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Ameritel Internet Services

V.90 Information


  "In 1998, 56K modems finally hit critical mass, after the V.90 modem standard was declared by the ITU (the international standards organization) in February. Soon thereafter, modem makers began shipping V.90 compliant products. V90 roll-outs have now been completed by most major ISPs (and AOL), and widespread use of V.90 modems is now the status quo.

The petty X2 versus K56flex battle of 1997 is now completely irrelevant and has subsided, but the V.90 saga is just beginning. "
(Text borrowed from V90.com)

  Ameritel Offers V.90 Connections

Starting in August, 1998, Ameritel Internet Services upgraded all the  existing dial-up modems to accept V.90 connections. Those customers using V.90 modems noticed enhanced connect rates, download speeds, and connection reliability.

This page is in place to offer a resource for those who aren't sure wether to upgrade to V.90, or purchase a V.90 modem, and what resources are available for troubleshooting connection problems.

  Great sources of information on V.90.....

  "I have a V.90 modem, and still connect between
     28.8Kbps and 33.6Kbps"

There are several factors that dictate how well you connect to the Internet.

Phone line quality
     Yes, it may sound like an excuse for things we have no explanation for, but 90% of connection problems can be attributed to phone line quality. There have been several customers calling or e-mailing that complain of poor connectivity to us, and have found that by having them bring his/her computer in to our shop and dial-up using our phone lines, they connect over 48Kbps each time.

      Why is that? When dialing from home, there are several "nodes" that your phone line has to cross to get to the number that you are dialing. If there is any "noise" at any one of these nodes, your connect quality decreases. We've found that in certain areas of the county there are problems with users dialing in and connecting at higher speeds due to noise at certain nodes or phone company switching stations.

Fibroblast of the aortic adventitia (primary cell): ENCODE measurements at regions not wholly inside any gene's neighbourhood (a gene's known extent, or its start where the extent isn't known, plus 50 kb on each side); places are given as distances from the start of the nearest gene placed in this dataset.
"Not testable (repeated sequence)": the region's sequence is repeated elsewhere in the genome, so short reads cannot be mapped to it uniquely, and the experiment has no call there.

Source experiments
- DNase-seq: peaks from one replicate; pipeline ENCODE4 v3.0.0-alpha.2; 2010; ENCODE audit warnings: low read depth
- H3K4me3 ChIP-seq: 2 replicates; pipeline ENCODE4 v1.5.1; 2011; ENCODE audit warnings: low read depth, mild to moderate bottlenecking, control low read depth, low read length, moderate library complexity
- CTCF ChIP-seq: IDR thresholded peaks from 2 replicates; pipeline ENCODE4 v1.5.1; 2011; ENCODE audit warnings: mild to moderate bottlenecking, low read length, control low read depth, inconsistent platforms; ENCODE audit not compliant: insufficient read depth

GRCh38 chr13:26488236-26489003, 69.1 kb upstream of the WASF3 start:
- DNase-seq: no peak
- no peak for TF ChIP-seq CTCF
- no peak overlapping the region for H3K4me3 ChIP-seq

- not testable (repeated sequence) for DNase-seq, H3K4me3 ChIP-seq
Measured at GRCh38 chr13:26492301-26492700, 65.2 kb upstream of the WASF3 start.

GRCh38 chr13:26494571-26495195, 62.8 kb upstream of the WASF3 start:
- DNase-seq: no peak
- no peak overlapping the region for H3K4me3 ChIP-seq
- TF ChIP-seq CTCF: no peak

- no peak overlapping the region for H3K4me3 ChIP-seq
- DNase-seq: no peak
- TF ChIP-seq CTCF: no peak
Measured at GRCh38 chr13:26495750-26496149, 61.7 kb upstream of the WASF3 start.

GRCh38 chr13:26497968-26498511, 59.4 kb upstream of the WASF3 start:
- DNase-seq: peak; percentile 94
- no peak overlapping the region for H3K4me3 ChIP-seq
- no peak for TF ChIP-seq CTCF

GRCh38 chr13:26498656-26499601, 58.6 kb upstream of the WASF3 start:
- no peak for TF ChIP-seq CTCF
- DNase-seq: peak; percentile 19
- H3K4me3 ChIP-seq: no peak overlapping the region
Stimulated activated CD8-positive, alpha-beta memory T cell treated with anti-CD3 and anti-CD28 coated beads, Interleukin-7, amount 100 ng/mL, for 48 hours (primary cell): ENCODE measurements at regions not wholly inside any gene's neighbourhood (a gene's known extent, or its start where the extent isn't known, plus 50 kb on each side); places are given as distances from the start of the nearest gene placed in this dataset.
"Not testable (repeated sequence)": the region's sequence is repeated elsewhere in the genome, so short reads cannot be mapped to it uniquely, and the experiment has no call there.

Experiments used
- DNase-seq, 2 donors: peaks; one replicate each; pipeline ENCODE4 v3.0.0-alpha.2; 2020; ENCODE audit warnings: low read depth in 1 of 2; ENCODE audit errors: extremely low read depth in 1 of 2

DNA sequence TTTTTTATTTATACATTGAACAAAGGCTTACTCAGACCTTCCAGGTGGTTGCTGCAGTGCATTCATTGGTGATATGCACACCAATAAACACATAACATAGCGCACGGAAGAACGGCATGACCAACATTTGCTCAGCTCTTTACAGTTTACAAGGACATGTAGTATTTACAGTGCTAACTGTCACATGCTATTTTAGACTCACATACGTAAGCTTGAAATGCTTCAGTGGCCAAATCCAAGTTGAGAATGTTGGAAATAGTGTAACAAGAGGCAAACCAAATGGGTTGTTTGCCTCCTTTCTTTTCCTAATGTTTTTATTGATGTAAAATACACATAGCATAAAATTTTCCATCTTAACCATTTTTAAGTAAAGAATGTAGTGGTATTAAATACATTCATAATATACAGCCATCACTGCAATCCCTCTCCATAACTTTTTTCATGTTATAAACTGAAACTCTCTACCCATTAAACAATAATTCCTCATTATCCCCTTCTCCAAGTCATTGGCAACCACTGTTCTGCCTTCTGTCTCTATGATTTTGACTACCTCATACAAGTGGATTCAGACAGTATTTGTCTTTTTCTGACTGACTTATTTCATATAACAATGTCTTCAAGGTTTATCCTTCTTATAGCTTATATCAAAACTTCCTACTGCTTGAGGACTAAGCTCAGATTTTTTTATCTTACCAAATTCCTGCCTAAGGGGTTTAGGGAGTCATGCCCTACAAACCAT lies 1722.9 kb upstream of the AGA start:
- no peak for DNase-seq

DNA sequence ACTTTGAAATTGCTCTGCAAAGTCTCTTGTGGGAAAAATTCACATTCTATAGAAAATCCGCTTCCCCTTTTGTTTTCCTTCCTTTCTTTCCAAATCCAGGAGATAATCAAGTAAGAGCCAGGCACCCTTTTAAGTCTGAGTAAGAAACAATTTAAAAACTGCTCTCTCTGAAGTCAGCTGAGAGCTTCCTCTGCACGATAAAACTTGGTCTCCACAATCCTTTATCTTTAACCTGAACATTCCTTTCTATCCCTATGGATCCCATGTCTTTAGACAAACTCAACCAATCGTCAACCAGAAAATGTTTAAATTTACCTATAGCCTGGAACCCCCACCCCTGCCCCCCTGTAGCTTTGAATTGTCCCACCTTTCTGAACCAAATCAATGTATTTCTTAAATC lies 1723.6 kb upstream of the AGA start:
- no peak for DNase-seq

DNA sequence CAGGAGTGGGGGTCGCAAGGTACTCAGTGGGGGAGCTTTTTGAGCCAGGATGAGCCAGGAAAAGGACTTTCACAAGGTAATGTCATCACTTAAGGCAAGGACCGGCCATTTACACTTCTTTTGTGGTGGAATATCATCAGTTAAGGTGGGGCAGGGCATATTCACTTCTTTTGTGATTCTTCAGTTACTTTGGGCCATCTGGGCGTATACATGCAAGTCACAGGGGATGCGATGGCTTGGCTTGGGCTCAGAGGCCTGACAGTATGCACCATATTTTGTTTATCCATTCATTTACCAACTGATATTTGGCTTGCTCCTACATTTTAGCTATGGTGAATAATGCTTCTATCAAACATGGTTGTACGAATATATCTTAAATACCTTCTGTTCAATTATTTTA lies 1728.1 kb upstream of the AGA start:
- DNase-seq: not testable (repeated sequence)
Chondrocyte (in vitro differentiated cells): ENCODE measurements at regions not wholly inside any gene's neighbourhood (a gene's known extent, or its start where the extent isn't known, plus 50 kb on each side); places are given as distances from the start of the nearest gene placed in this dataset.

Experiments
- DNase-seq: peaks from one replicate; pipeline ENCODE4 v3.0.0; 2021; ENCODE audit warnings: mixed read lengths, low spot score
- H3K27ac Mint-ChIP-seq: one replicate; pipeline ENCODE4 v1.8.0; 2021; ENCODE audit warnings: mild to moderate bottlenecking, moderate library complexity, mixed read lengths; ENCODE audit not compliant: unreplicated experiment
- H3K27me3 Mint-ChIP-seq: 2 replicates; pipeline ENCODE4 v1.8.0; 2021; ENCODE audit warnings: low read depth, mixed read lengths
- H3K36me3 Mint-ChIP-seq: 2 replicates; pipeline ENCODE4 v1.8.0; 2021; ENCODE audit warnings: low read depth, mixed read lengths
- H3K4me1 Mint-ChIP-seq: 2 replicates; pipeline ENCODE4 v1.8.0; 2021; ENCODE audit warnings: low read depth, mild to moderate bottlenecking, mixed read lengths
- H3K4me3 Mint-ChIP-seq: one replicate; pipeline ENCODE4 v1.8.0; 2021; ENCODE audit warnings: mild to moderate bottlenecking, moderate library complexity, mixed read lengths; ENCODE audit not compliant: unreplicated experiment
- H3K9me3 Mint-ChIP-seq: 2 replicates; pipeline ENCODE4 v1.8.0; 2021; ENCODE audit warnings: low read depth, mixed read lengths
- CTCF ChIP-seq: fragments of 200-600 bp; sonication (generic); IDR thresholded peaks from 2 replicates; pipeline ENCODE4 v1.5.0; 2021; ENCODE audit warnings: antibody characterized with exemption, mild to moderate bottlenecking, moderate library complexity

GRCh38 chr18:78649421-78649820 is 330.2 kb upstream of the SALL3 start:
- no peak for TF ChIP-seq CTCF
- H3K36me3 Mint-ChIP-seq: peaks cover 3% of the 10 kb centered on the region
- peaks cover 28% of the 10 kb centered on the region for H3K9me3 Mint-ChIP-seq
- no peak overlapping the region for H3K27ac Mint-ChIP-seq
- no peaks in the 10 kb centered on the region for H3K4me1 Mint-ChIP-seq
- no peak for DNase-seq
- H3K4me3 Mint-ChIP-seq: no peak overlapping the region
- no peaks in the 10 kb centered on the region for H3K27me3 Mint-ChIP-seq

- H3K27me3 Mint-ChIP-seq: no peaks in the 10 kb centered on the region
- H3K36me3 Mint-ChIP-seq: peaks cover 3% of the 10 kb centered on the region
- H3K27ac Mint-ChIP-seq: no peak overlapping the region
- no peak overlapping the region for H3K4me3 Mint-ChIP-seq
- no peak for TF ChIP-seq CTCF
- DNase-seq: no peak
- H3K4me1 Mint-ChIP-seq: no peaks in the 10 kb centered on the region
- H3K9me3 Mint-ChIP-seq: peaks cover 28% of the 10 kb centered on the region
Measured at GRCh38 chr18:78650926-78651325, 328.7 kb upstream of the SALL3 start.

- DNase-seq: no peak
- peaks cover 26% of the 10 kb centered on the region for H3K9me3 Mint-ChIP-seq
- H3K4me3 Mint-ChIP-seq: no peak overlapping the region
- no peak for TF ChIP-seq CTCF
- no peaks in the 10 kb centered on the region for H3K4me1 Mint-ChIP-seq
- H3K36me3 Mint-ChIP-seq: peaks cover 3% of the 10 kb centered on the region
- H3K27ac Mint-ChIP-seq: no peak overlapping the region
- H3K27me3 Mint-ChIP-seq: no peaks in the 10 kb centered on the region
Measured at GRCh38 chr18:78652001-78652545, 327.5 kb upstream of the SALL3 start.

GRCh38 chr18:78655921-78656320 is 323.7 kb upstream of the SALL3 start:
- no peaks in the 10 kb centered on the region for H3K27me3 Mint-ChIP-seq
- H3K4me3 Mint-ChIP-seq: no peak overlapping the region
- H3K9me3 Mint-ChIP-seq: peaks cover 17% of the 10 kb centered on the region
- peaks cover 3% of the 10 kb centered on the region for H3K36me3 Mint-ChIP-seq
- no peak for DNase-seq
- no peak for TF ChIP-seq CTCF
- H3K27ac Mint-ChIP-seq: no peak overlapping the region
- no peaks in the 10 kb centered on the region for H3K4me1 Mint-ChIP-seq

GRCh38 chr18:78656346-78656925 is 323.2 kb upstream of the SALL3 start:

Modem
     There are several manufacturers that offer V.90 modems. These modems come with microprocessors that make your modem communicate with one of our modems. The type of "code" that your modems microprocessor uses will dictate how good / bad your connection is to us. The very first modems that were released with the original V.90 code generally don't connect very well. Most modems that are released with V.90 code have capabilities of being upgraded by a process known as a "Firmware upgrade." This process basically takes a piece of hardware that is controlled by software (programmed into it), and replaces the software. K56Flex.com Upgrade Central is a great resource for finding out how to upgrade your specific model of modem.

The "Modem Line Test"
     There are programs that some modem manufacturers offer that test the phone line for "high speed" capabilities. They give a number that you can dial that will monitor the phone line and tell wether your phone line is 56K capable. This procedure is useful in some ways, but useless in others. When you are dialing into this company, you are most likely connecting to them using different nodes and switching stations that you would use when connecting to us. You may have a fantastic connection to them, however this test won't show results when dialing in directly to one of our modems.

Software configuration
     All versions of Windows and Macintosh have software that your computer uses to communicate over a network, in this case the Internet.  The particular software that your computer uses will also dictate the quality of your connection. It seems Microsoft and other popular software manufacturers are coming up with better software all the time. They do this to fix minor problems in older software, and try new features. If you're using old "Trumpet Winsock" software, or have older versions of Internet Explorer, or Netscape, I would suggest finding out if there are any upgrades that are available. The Internet browser that you are using won't dictate how well you connect, but the dialing software that it uses to connect does. In most all cases, upgrading your Internet software doesn't cost anything but the time to download it from the Internet and install it.

  In summary

     Our ultimate goal is to provide the best connection we can. All of our dial-up modems are connected digitally to the Internet, and all are V.90 capable. There may be circumstances beyond our control that will keep some users from connecting at high rates. We do our best to accommodate these customers by troubleshooting and monitoring their connections, and offering technical support and suggestions. If you have any specific problems or questions, or can offer more information on this subject, please e-mail bill@ameritel.net.